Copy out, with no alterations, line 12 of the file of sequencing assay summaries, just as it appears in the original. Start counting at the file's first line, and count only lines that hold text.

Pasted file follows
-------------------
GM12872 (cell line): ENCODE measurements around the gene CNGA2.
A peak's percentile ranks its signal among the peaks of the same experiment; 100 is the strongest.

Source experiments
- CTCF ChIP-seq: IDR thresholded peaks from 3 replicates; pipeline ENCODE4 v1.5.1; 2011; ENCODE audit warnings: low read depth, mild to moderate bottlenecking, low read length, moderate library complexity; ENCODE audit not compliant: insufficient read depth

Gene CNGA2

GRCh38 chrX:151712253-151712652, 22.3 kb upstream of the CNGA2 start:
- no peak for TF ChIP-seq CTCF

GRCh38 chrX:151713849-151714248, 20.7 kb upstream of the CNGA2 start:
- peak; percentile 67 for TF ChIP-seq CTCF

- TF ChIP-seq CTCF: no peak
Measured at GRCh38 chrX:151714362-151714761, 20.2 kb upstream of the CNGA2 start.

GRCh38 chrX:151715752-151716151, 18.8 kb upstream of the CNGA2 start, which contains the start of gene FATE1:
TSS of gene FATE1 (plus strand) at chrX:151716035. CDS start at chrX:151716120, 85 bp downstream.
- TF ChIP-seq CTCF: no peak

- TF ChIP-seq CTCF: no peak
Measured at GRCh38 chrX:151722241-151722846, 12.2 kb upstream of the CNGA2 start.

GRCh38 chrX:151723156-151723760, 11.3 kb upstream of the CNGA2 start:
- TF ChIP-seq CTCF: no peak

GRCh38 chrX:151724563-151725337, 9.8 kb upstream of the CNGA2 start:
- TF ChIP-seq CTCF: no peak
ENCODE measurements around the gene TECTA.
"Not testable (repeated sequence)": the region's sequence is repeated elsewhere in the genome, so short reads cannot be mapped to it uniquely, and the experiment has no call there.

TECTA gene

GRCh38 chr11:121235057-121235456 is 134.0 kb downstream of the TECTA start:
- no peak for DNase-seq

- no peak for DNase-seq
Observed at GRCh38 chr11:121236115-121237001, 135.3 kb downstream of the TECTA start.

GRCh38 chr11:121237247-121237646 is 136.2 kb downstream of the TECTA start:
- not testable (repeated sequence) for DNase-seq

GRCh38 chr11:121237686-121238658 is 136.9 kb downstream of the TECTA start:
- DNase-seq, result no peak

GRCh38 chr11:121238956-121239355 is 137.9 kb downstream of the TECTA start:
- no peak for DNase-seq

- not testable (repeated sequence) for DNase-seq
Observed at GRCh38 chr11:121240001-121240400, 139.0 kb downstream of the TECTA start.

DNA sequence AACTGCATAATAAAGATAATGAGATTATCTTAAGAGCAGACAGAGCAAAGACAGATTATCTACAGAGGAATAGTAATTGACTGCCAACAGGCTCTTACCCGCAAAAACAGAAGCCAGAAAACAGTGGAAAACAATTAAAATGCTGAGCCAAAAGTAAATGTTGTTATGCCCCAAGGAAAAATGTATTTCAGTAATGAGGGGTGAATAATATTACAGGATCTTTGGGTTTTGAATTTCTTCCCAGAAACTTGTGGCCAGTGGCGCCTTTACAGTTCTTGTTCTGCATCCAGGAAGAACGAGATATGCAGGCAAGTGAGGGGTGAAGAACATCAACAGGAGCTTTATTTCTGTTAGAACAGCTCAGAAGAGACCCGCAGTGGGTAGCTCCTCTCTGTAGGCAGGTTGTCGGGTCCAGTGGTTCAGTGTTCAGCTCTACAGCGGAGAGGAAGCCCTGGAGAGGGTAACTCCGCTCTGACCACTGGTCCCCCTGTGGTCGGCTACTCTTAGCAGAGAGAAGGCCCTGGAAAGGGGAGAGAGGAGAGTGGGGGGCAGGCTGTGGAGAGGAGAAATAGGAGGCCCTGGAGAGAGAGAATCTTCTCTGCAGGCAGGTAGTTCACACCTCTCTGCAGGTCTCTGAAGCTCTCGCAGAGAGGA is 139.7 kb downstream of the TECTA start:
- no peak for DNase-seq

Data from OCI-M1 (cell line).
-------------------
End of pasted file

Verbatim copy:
GRCh38 chrX:151715752-151716151, 18.8 kb upstream of the CNGA2 start, which contains the start of gene FATE1: